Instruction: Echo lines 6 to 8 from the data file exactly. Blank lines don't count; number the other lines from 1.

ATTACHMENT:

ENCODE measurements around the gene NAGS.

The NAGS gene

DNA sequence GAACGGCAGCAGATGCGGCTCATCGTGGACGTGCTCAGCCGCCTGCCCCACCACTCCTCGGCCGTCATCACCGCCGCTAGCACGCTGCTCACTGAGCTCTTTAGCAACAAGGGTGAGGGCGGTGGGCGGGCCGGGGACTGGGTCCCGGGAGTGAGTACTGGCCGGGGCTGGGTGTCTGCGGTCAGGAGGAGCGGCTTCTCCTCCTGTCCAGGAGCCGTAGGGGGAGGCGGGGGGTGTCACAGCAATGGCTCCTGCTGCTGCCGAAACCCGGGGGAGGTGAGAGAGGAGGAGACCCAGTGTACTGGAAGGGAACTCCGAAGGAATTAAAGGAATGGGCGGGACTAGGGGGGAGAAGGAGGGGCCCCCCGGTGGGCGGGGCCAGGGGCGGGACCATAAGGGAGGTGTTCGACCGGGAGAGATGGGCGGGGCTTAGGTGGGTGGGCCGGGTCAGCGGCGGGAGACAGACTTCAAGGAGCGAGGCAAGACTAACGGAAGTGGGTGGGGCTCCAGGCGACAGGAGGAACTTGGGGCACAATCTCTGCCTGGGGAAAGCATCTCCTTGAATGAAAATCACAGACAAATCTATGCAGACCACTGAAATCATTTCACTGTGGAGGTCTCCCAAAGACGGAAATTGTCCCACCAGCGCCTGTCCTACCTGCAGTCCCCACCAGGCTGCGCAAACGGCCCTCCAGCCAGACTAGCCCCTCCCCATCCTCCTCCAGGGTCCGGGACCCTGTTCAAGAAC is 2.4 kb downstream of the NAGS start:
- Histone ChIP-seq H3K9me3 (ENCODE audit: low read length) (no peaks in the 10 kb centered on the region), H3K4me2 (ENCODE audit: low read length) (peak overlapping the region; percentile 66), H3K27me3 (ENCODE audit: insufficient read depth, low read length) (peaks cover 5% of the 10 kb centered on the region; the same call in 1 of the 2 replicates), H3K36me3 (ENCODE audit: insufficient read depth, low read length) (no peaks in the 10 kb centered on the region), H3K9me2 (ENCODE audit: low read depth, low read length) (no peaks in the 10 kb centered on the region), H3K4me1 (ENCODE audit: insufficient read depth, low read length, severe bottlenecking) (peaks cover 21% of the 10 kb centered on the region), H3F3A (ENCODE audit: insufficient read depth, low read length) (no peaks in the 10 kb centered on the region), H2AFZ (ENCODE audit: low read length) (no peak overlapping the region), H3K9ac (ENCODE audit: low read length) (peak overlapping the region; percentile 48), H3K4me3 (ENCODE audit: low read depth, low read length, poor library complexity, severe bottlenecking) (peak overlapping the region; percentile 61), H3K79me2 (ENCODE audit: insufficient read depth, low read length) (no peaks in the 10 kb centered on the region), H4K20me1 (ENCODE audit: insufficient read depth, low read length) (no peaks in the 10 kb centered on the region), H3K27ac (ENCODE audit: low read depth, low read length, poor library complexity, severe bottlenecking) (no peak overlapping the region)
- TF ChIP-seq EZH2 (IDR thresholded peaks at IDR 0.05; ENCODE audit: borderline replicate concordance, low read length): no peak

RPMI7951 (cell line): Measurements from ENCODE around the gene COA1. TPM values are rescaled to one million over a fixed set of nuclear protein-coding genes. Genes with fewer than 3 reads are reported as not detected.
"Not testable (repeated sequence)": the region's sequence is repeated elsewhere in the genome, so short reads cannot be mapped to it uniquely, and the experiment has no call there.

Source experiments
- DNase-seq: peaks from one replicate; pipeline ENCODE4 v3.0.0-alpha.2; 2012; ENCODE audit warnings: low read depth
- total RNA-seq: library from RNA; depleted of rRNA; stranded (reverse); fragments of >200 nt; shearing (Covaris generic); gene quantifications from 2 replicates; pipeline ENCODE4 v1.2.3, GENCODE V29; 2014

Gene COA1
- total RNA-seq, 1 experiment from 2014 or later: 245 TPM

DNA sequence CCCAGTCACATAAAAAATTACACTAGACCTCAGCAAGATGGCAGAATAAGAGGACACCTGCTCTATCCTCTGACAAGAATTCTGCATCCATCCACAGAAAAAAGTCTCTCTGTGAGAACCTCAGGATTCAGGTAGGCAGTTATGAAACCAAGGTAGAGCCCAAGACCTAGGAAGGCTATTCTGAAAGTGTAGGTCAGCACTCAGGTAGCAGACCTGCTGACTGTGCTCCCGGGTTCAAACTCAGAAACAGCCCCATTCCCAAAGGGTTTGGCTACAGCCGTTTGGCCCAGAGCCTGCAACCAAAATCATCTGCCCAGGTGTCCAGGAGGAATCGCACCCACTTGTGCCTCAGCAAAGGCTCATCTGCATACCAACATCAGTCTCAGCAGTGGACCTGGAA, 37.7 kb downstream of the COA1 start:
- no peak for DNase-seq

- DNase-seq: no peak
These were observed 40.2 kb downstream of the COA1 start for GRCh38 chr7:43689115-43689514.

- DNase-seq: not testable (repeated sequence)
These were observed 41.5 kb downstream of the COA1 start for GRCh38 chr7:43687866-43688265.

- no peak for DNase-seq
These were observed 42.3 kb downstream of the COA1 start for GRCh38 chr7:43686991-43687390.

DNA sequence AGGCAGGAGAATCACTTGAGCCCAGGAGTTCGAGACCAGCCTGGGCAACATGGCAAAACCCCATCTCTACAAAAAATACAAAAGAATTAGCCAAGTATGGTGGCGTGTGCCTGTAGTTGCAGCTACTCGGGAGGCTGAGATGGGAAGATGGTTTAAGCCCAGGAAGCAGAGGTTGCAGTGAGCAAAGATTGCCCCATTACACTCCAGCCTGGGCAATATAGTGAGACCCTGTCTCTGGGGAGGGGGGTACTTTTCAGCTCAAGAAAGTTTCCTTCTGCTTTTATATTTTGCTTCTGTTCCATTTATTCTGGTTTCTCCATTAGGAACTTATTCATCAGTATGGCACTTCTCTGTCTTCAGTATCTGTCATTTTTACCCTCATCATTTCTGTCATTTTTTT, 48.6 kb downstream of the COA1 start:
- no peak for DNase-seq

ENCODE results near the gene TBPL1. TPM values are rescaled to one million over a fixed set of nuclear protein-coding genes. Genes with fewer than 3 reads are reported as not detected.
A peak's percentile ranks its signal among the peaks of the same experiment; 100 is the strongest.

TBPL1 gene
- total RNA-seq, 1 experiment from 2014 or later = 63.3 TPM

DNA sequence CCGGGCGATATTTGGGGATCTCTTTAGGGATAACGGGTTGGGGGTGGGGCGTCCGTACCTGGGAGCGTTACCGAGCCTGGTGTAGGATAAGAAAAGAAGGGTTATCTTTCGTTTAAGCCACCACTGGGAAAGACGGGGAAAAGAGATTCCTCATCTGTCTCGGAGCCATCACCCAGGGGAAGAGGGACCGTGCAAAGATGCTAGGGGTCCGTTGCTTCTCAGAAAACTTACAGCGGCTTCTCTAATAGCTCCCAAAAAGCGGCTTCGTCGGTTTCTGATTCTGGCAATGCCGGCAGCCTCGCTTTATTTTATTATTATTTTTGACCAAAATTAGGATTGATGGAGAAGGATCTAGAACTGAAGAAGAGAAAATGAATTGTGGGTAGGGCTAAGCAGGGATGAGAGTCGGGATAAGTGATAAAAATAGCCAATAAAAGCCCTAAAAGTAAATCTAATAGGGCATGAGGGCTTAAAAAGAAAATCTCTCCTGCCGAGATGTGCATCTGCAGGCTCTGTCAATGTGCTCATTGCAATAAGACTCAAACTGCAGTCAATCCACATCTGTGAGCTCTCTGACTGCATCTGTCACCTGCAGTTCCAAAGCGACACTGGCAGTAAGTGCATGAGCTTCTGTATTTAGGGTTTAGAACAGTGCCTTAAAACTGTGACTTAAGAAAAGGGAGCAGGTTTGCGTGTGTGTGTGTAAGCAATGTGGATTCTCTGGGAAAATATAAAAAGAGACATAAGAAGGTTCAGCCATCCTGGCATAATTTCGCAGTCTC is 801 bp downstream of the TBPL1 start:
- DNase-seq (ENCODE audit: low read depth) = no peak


RPMI7951 (cell line): Measurements from ENCODE around the gene COA1. TPM values are rescaled to one million over a fixed set of nuclear protein-coding genes. Genes with fewer than 3 reads are reported as not detected.
"Not testable (repeated sequence)": the region's sequence is repeated elsewhere in the genome, so short reads cannot be mapped to it uniquely, and the experiment has no call there.

Source experiments